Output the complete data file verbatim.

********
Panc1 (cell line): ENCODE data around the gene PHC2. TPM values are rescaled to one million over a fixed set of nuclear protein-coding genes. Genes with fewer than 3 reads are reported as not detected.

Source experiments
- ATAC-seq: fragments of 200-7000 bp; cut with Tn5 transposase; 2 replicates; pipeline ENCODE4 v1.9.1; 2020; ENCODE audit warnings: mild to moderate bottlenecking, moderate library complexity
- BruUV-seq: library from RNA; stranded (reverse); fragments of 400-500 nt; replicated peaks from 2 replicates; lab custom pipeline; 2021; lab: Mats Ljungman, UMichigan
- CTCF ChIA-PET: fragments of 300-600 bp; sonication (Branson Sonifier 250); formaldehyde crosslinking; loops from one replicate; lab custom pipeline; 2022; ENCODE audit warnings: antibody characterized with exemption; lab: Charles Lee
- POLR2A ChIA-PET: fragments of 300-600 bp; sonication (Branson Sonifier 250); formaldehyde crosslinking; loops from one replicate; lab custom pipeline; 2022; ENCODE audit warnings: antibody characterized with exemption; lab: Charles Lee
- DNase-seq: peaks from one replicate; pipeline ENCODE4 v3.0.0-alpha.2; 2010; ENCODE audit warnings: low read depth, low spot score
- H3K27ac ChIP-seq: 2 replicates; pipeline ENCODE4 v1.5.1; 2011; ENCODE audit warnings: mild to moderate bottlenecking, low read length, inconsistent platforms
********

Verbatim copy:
Panc1 (cell line): ENCODE data around the gene PHC2. TPM values are rescaled to one million over a fixed set of nuclear protein-coding genes. Genes with fewer than 3 reads are reported as not detected.

Source experiments
- ATAC-seq: fragments of 200-7000 bp; cut with Tn5 transposase; 2 replicates; pipeline ENCODE4 v1.9.1; 2020; ENCODE audit warnings: mild to moderate bottlenecking, moderate library complexity
- BruUV-seq: library from RNA; stranded (reverse); fragments of 400-500 nt; replicated peaks from 2 replicates; lab custom pipeline; 2021; lab: Mats Ljungman, UMichigan
- CTCF ChIA-PET: fragments of 300-600 bp; sonication (Branson Sonifier 250); formaldehyde crosslinking; loops from one replicate; lab custom pipeline; 2022; ENCODE audit warnings: antibody characterized with exemption; lab: Charles Lee
- POLR2A ChIA-PET: fragments of 300-600 bp; sonication (Branson Sonifier 250); formaldehyde crosslinking; loops from one replicate; lab custom pipeline; 2022; ENCODE audit warnings: antibody characterized with exemption; lab: Charles Lee
- DNase-seq: peaks from one replicate; pipeline ENCODE4 v3.0.0-alpha.2; 2010; ENCODE audit warnings: low read depth, low spot score
- H3K27ac ChIP-seq: 2 replicates; pipeline ENCODE4 v1.5.1; 2011; ENCODE audit warnings: mild to moderate bottlenecking, low read length, inconsistent platforms